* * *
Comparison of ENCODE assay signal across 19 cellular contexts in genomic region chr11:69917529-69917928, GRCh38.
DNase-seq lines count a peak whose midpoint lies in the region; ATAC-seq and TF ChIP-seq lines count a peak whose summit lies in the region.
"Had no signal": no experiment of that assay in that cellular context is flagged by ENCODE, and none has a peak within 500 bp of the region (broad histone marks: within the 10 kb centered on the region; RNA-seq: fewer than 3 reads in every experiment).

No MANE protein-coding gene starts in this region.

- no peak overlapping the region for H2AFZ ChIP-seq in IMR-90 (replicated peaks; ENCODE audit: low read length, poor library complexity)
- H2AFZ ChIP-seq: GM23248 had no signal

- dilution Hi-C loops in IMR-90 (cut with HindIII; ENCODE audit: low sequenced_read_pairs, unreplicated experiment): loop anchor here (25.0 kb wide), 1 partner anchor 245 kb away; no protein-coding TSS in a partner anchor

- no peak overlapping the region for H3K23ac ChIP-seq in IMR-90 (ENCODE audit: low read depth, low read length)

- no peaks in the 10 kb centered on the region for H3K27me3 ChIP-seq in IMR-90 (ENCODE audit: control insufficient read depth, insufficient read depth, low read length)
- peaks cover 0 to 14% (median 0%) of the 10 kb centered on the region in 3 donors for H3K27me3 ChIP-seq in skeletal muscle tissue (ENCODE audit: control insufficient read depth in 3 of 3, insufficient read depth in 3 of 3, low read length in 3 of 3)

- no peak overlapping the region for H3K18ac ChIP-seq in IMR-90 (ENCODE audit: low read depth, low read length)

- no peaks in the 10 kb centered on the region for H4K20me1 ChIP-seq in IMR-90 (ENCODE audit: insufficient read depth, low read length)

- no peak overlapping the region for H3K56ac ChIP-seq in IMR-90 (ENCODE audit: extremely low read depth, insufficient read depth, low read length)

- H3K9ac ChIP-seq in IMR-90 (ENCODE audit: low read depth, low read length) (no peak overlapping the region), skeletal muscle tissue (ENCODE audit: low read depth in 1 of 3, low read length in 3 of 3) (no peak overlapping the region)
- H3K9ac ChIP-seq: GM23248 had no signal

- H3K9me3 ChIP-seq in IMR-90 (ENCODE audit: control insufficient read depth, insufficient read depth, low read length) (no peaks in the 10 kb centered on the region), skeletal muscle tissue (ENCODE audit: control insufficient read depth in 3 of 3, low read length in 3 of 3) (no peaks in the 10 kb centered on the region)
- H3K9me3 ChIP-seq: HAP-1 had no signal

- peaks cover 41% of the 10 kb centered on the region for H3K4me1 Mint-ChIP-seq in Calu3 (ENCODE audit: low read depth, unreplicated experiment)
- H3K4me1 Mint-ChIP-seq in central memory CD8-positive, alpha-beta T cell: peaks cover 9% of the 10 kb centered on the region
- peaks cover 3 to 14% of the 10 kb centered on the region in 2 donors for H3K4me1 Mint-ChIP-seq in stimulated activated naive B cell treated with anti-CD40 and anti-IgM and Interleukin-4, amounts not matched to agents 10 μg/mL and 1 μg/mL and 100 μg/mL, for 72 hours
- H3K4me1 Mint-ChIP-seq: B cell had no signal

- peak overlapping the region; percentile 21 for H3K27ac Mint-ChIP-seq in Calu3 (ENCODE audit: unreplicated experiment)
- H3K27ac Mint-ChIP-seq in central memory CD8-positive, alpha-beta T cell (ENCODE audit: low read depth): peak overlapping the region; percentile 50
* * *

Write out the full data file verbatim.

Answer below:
Comparison of ENCODE assay signal across 19 cellular contexts in genomic region chr11:69917529-69917928, GRCh38.
DNase-seq lines count a peak whose midpoint lies in the region; ATAC-seq and TF ChIP-seq lines count a peak whose summit lies in the region.
"Had no signal": no experiment of that assay in that cellular context is flagged by ENCODE, and none has a peak within 500 bp of the region (broad histone marks: within the 10 kb centered on the region; RNA-seq: fewer than 3 reads in every experiment).

No MANE protein-coding gene starts in this region.

- no peak overlapping the region for H2AFZ ChIP-seq in IMR-90 (replicated peaks; ENCODE audit: low read length, poor library complexity)
- H2AFZ ChIP-seq: GM23248 had no signal

- dilution Hi-C loops in IMR-90 (cut with HindIII; ENCODE audit: low sequenced_read_pairs, unreplicated experiment): loop anchor here (25.0 kb wide), 1 partner anchor 245 kb away; no protein-coding TSS in a partner anchor

- no peak overlapping the region for H3K23ac ChIP-seq in IMR-90 (ENCODE audit: low read depth, low read length)

- no peaks in the 10 kb centered on the region for H3K27me3 ChIP-seq in IMR-90 (ENCODE audit: control insufficient read depth, insufficient read depth, low read length)
- peaks cover 0 to 14% (median 0%) of the 10 kb centered on the region in 3 donors for H3K27me3 ChIP-seq in skeletal muscle tissue (ENCODE audit: control insufficient read depth in 3 of 3, insufficient read depth in 3 of 3, low read length in 3 of 3)

- no peak overlapping the region for H3K18ac ChIP-seq in IMR-90 (ENCODE audit: low read depth, low read length)

- no peaks in the 10 kb centered on the region for H4K20me1 ChIP-seq in IMR-90 (ENCODE audit: insufficient read depth, low read length)

- no peak overlapping the region for H3K56ac ChIP-seq in IMR-90 (ENCODE audit: extremely low read depth, insufficient read depth, low read length)

- H3K9ac ChIP-seq in IMR-90 (ENCODE audit: low read depth, low read length) (no peak overlapping the region), skeletal muscle tissue (ENCODE audit: low read depth in 1 of 3, low read length in 3 of 3) (no peak overlapping the region)
- H3K9ac ChIP-seq: GM23248 had no signal

- H3K9me3 ChIP-seq in IMR-90 (ENCODE audit: control insufficient read depth, insufficient read depth, low read length) (no peaks in the 10 kb centered on the region), skeletal muscle tissue (ENCODE audit: control insufficient read depth in 3 of 3, low read length in 3 of 3) (no peaks in the 10 kb centered on the region)
- H3K9me3 ChIP-seq: HAP-1 had no signal

- peaks cover 41% of the 10 kb centered on the region for H3K4me1 Mint-ChIP-seq in Calu3 (ENCODE audit: low read depth, unreplicated experiment)
- H3K4me1 Mint-ChIP-seq in central memory CD8-positive, alpha-beta T cell: peaks cover 9% of the 10 kb centered on the region
- peaks cover 3 to 14% of the 10 kb centered on the region in 2 donors for H3K4me1 Mint-ChIP-seq in stimulated activated naive B cell treated with anti-CD40 and anti-IgM and Interleukin-4, amounts not matched to agents 10 μg/mL and 1 μg/mL and 100 μg/mL, for 72 hours
- H3K4me1 Mint-ChIP-seq: B cell had no signal

- peak overlapping the region; percentile 21 for H3K27ac Mint-ChIP-seq in Calu3 (ENCODE audit: unreplicated experiment)
- H3K27ac Mint-ChIP-seq in central memory CD8-positive, alpha-beta T cell (ENCODE audit: low read depth): peak overlapping the region; percentile 50